Old Key’s Almanacke

For over four centuries, Old Key’s Almanacke has proved a spookily unerring guide to the coming twelvemonth. This year, the mysterious figure in the black cape who, it is said, communes with Old Key himself, has granted The Dabbler exclusive permission to publish these oh-so-cogent utterances.

In the year of Our Lord MMXI…

January : “Cones” appear at the site of a road closure.

February : Scientists discover a new anagram of Pol Pot.

March : A scribbler publishes a fatuity in The Guardian.

April : Down at the docks, noisome ooze and bilgewater.

May : The De Botton Conundrum is solved, to universal rejoicing.

June : In a hotel, a doctor demands his sausages.

July : Vince Cable stands windswept upon Westminster Bridge.

August : The mighty look on the works of Ozymandias and despair!

September : The crystal ball is cloudy, but we descry something about a footballer and his hamstring.

October : Eggs hatch on a farm.

November : The iFry is launched, a simulacrum of Stephen Fry that witters incessantly and is small enough to be placed in a wastepaper basket.

December : Jesus Christ returns, his image appearing on a slice of toast.

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About Author Profile: Frank Key

Frank Key is a London-based writer, blogger and broadcaster best known for his Hooting Yard blog, short-story collections and his long-running radio series Hooting Yard on the Air, which has been broadcast weekly on Resonance FM since April 2004. By Aerostat to Hooting Yard - A Frank Key Reader, an ideal introduction to his fiction, is published for Kindle by Dabbler Editions. Mr Key's Shorter Potted Brief, Brief Lives was published in October 2015 by Constable and is available to buy online and in all good bookshops.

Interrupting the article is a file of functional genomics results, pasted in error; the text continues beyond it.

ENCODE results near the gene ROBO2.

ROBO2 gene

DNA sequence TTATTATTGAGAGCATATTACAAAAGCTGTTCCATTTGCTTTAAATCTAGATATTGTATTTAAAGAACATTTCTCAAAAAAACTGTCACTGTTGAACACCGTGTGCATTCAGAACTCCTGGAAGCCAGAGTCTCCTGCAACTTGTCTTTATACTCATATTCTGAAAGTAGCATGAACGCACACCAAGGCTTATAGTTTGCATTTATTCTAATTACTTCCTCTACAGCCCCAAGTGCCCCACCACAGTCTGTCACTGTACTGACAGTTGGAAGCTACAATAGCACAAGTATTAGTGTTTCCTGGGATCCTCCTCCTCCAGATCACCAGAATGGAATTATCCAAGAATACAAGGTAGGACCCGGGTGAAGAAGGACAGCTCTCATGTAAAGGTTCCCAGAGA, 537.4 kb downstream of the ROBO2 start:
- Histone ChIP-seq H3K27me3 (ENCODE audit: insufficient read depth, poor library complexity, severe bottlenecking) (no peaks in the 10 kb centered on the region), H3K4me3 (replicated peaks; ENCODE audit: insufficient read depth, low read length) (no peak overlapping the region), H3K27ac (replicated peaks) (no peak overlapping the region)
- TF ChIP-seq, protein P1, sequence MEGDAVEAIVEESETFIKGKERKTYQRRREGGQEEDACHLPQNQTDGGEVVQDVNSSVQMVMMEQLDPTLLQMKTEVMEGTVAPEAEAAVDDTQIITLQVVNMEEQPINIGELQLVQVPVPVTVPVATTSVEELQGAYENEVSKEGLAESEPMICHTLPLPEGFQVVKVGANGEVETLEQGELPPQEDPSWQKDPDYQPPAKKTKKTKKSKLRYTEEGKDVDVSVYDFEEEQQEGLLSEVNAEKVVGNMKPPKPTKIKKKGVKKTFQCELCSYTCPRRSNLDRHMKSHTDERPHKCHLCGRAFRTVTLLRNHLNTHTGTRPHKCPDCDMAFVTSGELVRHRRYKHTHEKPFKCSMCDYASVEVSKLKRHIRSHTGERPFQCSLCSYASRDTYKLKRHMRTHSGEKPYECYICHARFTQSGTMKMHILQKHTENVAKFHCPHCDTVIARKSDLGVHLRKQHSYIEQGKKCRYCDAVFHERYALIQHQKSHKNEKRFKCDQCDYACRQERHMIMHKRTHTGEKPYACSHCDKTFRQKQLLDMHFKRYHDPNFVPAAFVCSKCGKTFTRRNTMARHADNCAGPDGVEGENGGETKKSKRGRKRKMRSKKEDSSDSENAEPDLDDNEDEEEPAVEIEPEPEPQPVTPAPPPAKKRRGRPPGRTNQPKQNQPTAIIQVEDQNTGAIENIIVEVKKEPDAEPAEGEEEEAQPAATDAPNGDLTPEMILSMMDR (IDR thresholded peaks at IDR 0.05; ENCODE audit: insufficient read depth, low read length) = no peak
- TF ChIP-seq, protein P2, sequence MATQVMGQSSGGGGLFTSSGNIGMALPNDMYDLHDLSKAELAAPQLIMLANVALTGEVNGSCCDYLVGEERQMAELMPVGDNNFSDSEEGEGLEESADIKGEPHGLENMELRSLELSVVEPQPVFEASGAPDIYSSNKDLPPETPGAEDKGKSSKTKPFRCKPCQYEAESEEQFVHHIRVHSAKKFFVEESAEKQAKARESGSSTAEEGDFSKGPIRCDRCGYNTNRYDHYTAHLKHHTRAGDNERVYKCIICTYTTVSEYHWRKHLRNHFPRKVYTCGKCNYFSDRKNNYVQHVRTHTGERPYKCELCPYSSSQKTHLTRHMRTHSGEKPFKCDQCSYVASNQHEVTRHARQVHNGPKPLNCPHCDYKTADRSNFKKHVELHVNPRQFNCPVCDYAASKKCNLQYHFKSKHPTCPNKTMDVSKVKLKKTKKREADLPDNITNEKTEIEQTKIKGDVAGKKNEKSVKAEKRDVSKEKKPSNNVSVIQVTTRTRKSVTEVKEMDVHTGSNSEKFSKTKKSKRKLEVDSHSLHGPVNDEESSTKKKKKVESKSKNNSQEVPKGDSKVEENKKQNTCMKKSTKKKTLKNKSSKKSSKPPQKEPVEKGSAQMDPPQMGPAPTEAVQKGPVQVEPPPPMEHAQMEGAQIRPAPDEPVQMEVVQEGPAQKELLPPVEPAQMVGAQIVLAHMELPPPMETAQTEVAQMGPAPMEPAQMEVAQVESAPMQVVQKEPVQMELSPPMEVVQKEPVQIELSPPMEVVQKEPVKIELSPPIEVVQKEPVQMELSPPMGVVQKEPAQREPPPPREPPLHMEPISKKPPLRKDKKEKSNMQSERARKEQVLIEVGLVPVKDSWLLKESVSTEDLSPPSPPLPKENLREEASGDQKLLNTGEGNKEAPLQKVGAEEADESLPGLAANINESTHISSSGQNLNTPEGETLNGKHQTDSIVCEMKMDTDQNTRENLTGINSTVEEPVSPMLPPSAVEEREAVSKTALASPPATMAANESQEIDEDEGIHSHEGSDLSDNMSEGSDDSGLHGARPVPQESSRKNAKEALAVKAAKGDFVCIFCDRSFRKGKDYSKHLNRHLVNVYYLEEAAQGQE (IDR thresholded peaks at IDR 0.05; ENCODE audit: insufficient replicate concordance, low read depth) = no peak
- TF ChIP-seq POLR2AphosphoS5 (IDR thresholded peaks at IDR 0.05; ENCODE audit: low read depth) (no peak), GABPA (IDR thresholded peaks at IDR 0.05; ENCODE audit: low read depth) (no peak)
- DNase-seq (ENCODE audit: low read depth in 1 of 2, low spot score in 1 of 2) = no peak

7 thoughts on “Old Key’s Almanacke

  1. wormstir@gmail.com'
    December 31, 2010 at 08:37

    also in March – Slamblogging takes off in a big way

  2. johngjobling@googlemail.com'
    December 31, 2010 at 10:34

    The absence of any reference in July to the public hanging and quartering of shagaSwede Julian in Boras market square is puzzling, does old Alma Key know sumfink that we don’t.

  3. peter.burnet@hotmail.com'
    December 31, 2010 at 12:40

    Also in February, Brit treats us to clips from long-forgotten rock bands and tells us we should take them very seriously because they don’t.

  4. wormstir@gmail.com'
    December 31, 2010 at 12:57

    unlooking services and listening clouds also become possible sometime in the summer, round about the same time that cravats go supernova

  5. dave_lull@yahoo.com'
    Dave Lull
    December 31, 2010 at 14:34

    “June : In a [British not Spanish] hotel, a doctor demands his sausages.”



    “By June, finally, after months of darkness and reversals of temperature, one can dare to live in hope that this country is not the land of perpetual gloom, ugliness and fear. By the middle of the month, one might have had five days of meaningfully warm and clear weather, and stepped out without any socks on. Suddenly, all kinds of emotions that we’d ­resigned ourselves to no longer seem to fit quite so well: being sad, for a start, but also living huddled in layers of clothes, shutting yourself off from nature, longing to live in Alicante. The weather gives us something to emulate. To think of going abroad now would be insanity. It’s a dereliction of duty to leave. Stay and dare, for once, to be happy in Britain.

    “Alain de Botton”

    From “What the months of the year mean to me”

  6. russellworks@gmail.com'
    ian russell
    December 31, 2010 at 15:54

    So these ”cones” are not as we know them? And the Christ; what is toast if not burnt bread?

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